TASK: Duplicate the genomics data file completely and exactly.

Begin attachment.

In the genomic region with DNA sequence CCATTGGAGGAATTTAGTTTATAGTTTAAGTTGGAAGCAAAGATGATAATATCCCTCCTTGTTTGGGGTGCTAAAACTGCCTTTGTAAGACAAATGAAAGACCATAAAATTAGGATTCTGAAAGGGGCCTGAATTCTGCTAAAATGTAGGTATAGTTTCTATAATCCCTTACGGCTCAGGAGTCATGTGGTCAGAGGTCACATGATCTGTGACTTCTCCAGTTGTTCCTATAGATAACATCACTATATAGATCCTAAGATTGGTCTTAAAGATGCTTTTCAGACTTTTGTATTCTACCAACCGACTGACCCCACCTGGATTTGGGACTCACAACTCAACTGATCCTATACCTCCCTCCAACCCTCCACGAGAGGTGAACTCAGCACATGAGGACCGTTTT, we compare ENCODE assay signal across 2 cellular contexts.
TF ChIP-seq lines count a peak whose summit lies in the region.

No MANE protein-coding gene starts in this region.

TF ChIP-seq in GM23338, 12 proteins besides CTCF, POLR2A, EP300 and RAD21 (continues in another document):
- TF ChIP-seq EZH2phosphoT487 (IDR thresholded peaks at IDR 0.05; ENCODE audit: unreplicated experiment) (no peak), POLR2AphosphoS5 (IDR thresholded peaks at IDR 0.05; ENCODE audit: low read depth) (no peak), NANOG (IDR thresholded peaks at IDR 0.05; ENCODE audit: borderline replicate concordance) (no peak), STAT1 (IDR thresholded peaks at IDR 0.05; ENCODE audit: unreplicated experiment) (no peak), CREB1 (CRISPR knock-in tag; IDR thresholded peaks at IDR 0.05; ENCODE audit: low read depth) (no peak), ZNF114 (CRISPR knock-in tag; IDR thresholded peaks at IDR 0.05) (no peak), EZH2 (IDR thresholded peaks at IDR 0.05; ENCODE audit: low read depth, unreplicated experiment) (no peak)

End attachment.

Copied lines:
In the genomic region with DNA sequence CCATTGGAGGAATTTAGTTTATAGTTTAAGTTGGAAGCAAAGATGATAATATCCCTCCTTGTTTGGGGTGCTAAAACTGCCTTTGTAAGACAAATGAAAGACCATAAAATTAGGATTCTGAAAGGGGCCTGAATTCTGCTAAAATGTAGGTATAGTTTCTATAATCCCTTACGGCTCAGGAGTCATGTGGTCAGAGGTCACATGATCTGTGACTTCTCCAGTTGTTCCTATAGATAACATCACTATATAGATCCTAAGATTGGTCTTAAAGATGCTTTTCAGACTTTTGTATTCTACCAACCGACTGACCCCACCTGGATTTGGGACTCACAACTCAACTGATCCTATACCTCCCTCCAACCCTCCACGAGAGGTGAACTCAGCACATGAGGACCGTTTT, we compare ENCODE assay signal across 2 cellular contexts.
TF ChIP-seq lines count a peak whose summit lies in the region.

No MANE protein-coding gene starts in this region.

TF ChIP-seq in GM23338, 12 proteins besides CTCF, POLR2A, EP300 and RAD21 (continues in another document):
- TF ChIP-seq EZH2phosphoT487 (IDR thresholded peaks at IDR 0.05; ENCODE audit: unreplicated experiment) (no peak), POLR2AphosphoS5 (IDR thresholded peaks at IDR 0.05; ENCODE audit: low read depth) (no peak), NANOG (IDR thresholded peaks at IDR 0.05; ENCODE audit: borderline replicate concordance) (no peak), STAT1 (IDR thresholded peaks at IDR 0.05; ENCODE audit: unreplicated experiment) (no peak), CREB1 (CRISPR knock-in tag; IDR thresholded peaks at IDR 0.05; ENCODE audit: low read depth) (no peak), ZNF114 (CRISPR knock-in tag; IDR thresholded peaks at IDR 0.05) (no peak), EZH2 (IDR thresholded peaks at IDR 0.05; ENCODE audit: low read depth, unreplicated experiment) (no peak)